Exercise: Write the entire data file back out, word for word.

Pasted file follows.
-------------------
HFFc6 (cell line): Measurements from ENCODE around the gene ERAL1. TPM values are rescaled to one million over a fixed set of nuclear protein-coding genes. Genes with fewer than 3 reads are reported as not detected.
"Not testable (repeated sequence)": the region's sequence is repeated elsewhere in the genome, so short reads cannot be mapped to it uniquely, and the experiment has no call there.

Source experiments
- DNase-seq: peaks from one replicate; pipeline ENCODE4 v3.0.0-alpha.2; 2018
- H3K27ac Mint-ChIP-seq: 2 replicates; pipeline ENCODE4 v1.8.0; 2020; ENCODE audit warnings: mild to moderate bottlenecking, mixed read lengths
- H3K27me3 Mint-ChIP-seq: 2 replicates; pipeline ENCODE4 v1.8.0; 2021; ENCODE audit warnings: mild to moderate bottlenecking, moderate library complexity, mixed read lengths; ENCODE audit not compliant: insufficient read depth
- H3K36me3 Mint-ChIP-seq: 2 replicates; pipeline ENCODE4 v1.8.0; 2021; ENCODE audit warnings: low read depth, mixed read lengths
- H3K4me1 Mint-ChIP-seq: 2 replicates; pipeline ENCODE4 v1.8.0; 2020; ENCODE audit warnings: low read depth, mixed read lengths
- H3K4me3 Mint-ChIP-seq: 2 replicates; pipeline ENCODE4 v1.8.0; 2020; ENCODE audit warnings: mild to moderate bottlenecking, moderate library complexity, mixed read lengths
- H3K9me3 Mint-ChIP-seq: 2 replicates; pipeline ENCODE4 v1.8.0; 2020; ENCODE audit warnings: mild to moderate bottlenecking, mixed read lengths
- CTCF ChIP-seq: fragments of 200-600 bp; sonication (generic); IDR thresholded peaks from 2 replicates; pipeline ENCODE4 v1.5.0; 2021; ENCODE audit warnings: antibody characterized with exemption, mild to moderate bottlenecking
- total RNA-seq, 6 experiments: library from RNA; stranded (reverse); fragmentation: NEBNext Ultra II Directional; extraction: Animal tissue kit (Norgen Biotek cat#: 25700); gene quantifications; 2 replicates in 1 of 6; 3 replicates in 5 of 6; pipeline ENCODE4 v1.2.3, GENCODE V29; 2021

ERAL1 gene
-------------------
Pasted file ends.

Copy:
HFFc6 (cell line): Measurements from ENCODE around the gene ERAL1. TPM values are rescaled to one million over a fixed set of nuclear protein-coding genes. Genes with fewer than 3 reads are reported as not detected.
"Not testable (repeated sequence)": the region's sequence is repeated elsewhere in the genome, so short reads cannot be mapped to it uniquely, and the experiment has no call there.

Source experiments
- DNase-seq: peaks from one replicate; pipeline ENCODE4 v3.0.0-alpha.2; 2018
- H3K27ac Mint-ChIP-seq: 2 replicates; pipeline ENCODE4 v1.8.0; 2020; ENCODE audit warnings: mild to moderate bottlenecking, mixed read lengths
- H3K27me3 Mint-ChIP-seq: 2 replicates; pipeline ENCODE4 v1.8.0; 2021; ENCODE audit warnings: mild to moderate bottlenecking, moderate library complexity, mixed read lengths; ENCODE audit not compliant: insufficient read depth
- H3K36me3 Mint-ChIP-seq: 2 replicates; pipeline ENCODE4 v1.8.0; 2021; ENCODE audit warnings: low read depth, mixed read lengths
- H3K4me1 Mint-ChIP-seq: 2 replicates; pipeline ENCODE4 v1.8.0; 2020; ENCODE audit warnings: low read depth, mixed read lengths
- H3K4me3 Mint-ChIP-seq: 2 replicates; pipeline ENCODE4 v1.8.0; 2020; ENCODE audit warnings: mild to moderate bottlenecking, moderate library complexity, mixed read lengths
- H3K9me3 Mint-ChIP-seq: 2 replicates; pipeline ENCODE4 v1.8.0; 2020; ENCODE audit warnings: mild to moderate bottlenecking, mixed read lengths
- CTCF ChIP-seq: fragments of 200-600 bp; sonication (generic); IDR thresholded peaks from 2 replicates; pipeline ENCODE4 v1.5.0; 2021; ENCODE audit warnings: antibody characterized with exemption, mild to moderate bottlenecking
- total RNA-seq, 6 experiments: library from RNA; stranded (reverse); fragmentation: NEBNext Ultra II Directional; extraction: Animal tissue kit (Norgen Biotek cat#: 25700); gene quantifications; 2 replicates in 1 of 6; 3 replicates in 5 of 6; pipeline ENCODE4 v1.2.3, GENCODE V29; 2021

ERAL1 gene